unburned bodies is determined by their relative positions in barrows in which both occur. The burned bodies are always above the unburned ones, showing later deposition.
The large majority of the antiquities belonging to the Swedish Bronze age were of native production. Nearly all the articles of bronze are cast; and traces of the use of the hammer do not appear till near the close of the period. Local styles are observable, so that it is often possible to distinguish with considerable certainty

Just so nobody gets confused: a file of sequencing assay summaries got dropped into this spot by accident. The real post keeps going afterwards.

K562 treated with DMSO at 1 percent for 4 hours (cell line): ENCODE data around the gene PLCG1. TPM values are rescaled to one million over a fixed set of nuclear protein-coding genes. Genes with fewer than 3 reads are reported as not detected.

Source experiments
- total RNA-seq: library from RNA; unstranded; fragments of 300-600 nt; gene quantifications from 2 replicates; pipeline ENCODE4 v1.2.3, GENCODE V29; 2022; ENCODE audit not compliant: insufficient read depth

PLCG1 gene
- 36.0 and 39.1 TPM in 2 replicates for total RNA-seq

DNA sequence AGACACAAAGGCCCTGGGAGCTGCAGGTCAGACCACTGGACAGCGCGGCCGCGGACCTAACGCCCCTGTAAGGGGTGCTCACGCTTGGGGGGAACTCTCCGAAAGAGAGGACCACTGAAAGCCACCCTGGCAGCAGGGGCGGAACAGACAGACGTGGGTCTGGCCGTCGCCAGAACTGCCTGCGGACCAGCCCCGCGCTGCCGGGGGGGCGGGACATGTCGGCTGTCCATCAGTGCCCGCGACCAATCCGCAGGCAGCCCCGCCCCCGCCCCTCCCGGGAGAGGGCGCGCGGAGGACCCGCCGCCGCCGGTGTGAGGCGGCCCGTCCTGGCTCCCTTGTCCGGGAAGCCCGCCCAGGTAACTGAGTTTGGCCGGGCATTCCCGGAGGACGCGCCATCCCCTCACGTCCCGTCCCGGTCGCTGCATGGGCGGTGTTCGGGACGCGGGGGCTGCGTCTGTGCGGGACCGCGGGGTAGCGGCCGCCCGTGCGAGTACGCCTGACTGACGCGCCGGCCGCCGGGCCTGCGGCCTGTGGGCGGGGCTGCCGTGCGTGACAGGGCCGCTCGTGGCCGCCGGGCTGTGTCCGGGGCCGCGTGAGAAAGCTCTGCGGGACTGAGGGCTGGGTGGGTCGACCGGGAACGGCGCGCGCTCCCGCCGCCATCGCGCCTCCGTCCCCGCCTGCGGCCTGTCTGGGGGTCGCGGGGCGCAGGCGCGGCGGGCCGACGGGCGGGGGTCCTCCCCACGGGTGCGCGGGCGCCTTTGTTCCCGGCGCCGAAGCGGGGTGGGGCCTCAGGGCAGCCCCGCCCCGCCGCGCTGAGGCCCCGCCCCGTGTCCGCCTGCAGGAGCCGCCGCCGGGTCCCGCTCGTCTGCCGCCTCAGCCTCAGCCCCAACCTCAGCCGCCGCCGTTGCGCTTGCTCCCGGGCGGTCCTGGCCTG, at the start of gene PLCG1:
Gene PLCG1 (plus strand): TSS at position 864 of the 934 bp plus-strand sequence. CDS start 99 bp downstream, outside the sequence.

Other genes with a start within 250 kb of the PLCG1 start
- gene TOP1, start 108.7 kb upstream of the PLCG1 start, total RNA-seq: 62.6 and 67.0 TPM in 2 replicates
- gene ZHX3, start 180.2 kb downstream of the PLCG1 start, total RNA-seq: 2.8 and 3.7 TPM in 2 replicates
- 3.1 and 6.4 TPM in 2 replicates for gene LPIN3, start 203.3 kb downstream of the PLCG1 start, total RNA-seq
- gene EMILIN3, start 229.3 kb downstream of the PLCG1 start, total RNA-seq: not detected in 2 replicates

in what part of the North the article was made. Interesting evidences of the home production of these things are often found in the shape of the molds, of stone, in which they were cast, that are occasionally found. A mold of this kind, for casting four saws, is represented in Fig. 3. The presence of unfinished castings, Fig. 3.—Stone Mold for casting Four Bronze Saws. defective specimens, and broken molds, affords sure evidence that the bronze-founding work was done in the country. But "as there are no tin mines in Scandinavia, and the copper mines were probably not worked till more than a thousand years after the end of the Bronze age, we must conclude that the bronze used during this period was imported from foreign countries. Probably it was already mixed, either in the form of works or in bars, because copper and tin in a pure state very seldom occur in the North in finds of this age." Instances of the high perfection which the art of bronze casting had reached are seen in certain large thin bronze vessels cast over a clay core, and a pair of bronze axes with wide-spreading blades consisting of plates of bronze hardly more than the third part of a line in thickness, with the clay core over which they were cast still existing. These axes